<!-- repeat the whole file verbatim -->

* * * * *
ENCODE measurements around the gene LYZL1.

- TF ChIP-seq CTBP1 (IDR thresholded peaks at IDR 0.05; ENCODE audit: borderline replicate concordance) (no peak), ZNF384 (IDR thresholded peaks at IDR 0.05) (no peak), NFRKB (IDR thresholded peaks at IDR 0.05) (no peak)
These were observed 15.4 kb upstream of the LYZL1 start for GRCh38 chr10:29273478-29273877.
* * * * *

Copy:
ENCODE measurements around the gene LYZL1.

- TF ChIP-seq CTBP1 (IDR thresholded peaks at IDR 0.05; ENCODE audit: borderline replicate concordance) (no peak), ZNF384 (IDR thresholded peaks at IDR 0.05) (no peak), NFRKB (IDR thresholded peaks at IDR 0.05) (no peak)
These were observed 15.4 kb upstream of the LYZL1 start for GRCh38 chr10:29273478-29273877.